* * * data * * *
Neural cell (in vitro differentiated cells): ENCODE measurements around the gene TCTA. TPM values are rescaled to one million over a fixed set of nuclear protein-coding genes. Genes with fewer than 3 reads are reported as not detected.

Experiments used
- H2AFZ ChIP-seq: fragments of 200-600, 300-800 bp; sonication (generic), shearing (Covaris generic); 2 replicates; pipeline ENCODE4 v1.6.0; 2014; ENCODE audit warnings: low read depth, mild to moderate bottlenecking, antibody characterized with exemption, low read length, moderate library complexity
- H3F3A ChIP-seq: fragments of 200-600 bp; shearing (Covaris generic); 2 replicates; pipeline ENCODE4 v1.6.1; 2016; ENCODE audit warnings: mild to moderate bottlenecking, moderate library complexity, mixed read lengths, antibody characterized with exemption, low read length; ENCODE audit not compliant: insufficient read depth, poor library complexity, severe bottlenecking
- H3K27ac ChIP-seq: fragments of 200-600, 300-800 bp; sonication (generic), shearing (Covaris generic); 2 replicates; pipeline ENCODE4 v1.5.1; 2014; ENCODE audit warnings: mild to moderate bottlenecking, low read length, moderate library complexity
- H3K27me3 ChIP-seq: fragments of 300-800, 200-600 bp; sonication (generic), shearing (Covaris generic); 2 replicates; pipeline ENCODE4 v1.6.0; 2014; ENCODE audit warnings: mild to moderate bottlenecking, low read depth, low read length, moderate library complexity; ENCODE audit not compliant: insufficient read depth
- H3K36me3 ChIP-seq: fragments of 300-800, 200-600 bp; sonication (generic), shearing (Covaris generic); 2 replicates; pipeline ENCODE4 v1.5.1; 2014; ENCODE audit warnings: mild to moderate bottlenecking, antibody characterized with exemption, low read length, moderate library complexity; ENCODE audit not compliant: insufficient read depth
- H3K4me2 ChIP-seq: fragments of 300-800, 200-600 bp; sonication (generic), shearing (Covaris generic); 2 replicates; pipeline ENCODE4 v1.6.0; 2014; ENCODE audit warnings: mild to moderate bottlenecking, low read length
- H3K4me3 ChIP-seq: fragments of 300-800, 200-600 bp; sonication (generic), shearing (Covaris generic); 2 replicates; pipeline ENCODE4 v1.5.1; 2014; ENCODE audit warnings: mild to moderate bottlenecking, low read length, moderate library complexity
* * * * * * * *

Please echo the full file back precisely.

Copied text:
Neural cell (in vitro differentiated cells): ENCODE measurements around the gene TCTA. TPM values are rescaled to one million over a fixed set of nuclear protein-coding genes. Genes with fewer than 3 reads are reported as not detected.

Experiments used
- H2AFZ ChIP-seq: fragments of 200-600, 300-800 bp; sonication (generic), shearing (Covaris generic); 2 replicates; pipeline ENCODE4 v1.6.0; 2014; ENCODE audit warnings: low read depth, mild to moderate bottlenecking, antibody characterized with exemption, low read length, moderate library complexity
- H3F3A ChIP-seq: fragments of 200-600 bp; shearing (Covaris generic); 2 replicates; pipeline ENCODE4 v1.6.1; 2016; ENCODE audit warnings: mild to moderate bottlenecking, moderate library complexity, mixed read lengths, antibody characterized with exemption, low read length; ENCODE audit not compliant: insufficient read depth, poor library complexity, severe bottlenecking
- H3K27ac ChIP-seq: fragments of 200-600, 300-800 bp; sonication (generic), shearing (Covaris generic); 2 replicates; pipeline ENCODE4 v1.5.1; 2014; ENCODE audit warnings: mild to moderate bottlenecking, low read length, moderate library complexity
- H3K27me3 ChIP-seq: fragments of 300-800, 200-600 bp; sonication (generic), shearing (Covaris generic); 2 replicates; pipeline ENCODE4 v1.6.0; 2014; ENCODE audit warnings: mild to moderate bottlenecking, low read depth, low read length, moderate library complexity; ENCODE audit not compliant: insufficient read depth
- H3K36me3 ChIP-seq: fragments of 300-800, 200-600 bp; sonication (generic), shearing (Covaris generic); 2 replicates; pipeline ENCODE4 v1.5.1; 2014; ENCODE audit warnings: mild to moderate bottlenecking, antibody characterized with exemption, low read length, moderate library complexity; ENCODE audit not compliant: insufficient read depth
- H3K4me2 ChIP-seq: fragments of 300-800, 200-600 bp; sonication (generic), shearing (Covaris generic); 2 replicates; pipeline ENCODE4 v1.6.0; 2014; ENCODE audit warnings: mild to moderate bottlenecking, low read length
- H3K4me3 ChIP-seq: fragments of 300-800, 200-600 bp; sonication (generic), shearing (Covaris generic); 2 replicates; pipeline ENCODE4 v1.5.1; 2014; ENCODE audit warnings: mild to moderate bottlenecking, low read length, moderate library complexity